Researchers from the University of Chile (a member of the Global MOOC Alliance) discussed the results of the Comprehensive Learning Diagnosis (in Spanish) and the “Life in a Pandemic” study (in Spanish), through which both institutions have been able to monitor the remote teaching and learning processes, and the experience of supporting vulnerable students by the Crecer Con Todos Foundation. The discussion addressed the reasons for the uneven distribution of educational resources and government responses during the pandemic, as well as the measures that the authority will take for a possible return or continuity of distance education.
The pandemic totally changed the way children and adolescents access education. A year and a half after education in quarantine, various studies account for the effects that the closure of classrooms has impacted on the development and on the lives of schoolchildren. Two of them have been the Comprehensive Learning Diagnosis (DIA), developed by the Education Quality Agency, and the “Life in a Pandemic” study, promoted by the University of Chile to monitor the impact of the health emergency on the population. The results were analyzed and debated in the meeting “Education in quarantine: 2020 lessons for decision-making”, organized by the Center for Social Conflict and Cohesion Studies (COES) and the Millennium Nucleus in Social Development (DESOC) on June 18.
The experience of remote support to vulnerable students carried out by the Crecer Con Todos Foundation was also presented. This allowed researchers to address the reasons for the education inequality in the context of the social and health crisis, the response and the measures that the authority will take in the face of a possible return to classrooms or the continuity of distance education. Irma Palma and Fabián Duarte, “Life in Pandemic” researchers, raised the Government’s duty to think about the continuity of the distance modality while health circumstances do not improve, since this has produced uncertainty and tensions in school communities. Loreto Iglesias, executive director of the Crecer Con Todos Foundation, highlighted the need for measures to guide school communities in remote contexts.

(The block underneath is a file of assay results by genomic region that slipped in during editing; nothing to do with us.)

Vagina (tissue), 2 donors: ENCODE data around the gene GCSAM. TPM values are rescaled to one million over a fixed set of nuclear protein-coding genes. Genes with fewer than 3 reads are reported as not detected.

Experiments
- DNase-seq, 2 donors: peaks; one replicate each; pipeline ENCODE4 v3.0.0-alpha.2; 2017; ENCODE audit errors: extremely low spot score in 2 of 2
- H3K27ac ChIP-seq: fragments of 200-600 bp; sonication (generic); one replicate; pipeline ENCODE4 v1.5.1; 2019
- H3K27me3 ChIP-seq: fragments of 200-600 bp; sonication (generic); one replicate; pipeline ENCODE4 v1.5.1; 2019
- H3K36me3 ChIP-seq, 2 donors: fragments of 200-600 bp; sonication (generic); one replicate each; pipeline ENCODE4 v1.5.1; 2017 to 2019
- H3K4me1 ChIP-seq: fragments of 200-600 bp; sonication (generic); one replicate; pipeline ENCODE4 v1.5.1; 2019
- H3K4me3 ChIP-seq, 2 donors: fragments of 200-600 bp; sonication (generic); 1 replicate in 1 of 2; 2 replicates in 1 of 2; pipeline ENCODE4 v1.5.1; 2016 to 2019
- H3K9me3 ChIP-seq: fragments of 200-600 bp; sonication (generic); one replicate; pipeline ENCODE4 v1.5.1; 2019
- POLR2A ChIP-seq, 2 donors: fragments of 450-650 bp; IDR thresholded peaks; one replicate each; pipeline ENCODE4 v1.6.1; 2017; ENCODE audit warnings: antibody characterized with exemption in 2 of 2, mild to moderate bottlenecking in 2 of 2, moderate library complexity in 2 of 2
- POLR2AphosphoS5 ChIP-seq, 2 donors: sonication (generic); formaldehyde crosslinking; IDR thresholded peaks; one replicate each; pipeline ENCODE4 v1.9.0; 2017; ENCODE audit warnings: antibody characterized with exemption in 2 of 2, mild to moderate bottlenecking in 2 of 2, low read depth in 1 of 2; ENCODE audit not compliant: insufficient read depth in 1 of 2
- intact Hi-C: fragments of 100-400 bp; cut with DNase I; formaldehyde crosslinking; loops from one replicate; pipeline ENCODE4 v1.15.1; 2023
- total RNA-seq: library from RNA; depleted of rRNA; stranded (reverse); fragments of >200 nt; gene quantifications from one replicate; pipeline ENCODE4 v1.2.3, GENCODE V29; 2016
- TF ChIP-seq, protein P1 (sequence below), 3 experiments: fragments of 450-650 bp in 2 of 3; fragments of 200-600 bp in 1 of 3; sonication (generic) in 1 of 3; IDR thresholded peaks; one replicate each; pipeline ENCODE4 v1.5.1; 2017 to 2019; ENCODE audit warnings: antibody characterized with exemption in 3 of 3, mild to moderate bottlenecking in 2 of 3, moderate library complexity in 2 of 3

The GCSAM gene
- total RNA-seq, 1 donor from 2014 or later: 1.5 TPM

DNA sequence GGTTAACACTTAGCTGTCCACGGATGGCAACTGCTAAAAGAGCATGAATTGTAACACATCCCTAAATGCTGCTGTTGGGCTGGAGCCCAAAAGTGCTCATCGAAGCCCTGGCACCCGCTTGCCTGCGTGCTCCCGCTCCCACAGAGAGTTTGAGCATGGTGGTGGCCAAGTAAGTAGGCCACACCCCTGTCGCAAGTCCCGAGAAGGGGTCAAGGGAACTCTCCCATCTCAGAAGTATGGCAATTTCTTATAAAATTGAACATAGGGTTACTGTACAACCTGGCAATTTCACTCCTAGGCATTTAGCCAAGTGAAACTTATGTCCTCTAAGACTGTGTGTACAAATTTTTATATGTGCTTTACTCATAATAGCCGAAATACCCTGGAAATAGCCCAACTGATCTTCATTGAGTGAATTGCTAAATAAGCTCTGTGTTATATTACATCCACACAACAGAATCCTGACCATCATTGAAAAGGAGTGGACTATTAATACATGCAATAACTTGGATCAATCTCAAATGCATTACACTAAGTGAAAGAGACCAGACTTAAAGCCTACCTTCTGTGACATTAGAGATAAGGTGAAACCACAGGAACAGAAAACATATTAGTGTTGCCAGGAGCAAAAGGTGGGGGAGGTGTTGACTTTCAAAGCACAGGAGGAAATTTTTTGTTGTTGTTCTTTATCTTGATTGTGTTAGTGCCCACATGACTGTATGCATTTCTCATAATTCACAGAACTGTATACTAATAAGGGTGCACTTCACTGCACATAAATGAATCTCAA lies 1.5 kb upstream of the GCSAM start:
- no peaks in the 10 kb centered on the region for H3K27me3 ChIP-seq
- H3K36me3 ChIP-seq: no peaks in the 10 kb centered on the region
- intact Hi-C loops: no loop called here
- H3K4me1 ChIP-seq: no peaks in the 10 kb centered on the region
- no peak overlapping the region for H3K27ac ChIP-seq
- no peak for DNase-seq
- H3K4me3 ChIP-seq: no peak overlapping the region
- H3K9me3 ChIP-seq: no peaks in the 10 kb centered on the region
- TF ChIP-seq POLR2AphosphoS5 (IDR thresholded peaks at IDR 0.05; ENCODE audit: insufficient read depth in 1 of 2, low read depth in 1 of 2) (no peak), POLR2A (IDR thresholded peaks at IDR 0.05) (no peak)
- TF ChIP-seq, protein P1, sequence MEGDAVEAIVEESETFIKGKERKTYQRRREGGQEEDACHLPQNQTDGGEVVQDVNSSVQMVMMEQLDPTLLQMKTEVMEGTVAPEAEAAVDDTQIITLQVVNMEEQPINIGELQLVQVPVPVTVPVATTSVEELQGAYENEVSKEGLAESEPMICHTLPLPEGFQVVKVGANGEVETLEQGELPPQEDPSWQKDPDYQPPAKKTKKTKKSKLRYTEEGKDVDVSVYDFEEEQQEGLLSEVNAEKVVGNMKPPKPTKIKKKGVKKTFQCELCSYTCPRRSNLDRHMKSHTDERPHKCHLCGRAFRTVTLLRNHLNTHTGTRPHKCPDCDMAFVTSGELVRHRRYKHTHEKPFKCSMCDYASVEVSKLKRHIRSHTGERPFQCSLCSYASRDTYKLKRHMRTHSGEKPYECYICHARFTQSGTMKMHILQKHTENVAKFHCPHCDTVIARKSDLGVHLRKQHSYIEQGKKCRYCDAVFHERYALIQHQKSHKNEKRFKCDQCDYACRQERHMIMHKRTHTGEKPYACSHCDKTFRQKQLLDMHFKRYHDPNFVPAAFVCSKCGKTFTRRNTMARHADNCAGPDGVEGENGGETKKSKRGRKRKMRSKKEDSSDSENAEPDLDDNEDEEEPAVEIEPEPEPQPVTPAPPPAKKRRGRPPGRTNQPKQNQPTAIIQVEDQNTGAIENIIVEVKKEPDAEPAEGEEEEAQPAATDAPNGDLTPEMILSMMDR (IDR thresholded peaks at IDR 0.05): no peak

Education in quarantine
Gabriela Cares, head of the Research Division of the Education Quality Agency, presented some of the results of the Comprehensive Learning Diagnosis (DIA) study, developed between March and April of this year in 7,000 schools in the country, that warned students between fourth grade and sixth grade did not reach 60 percent of the necessary content in Spanish and did not exceed 47 percent in mathematics. Gabriela Cares explained that evaluating learning in these areas allowed diagnosing the socio-emotional well-being of students.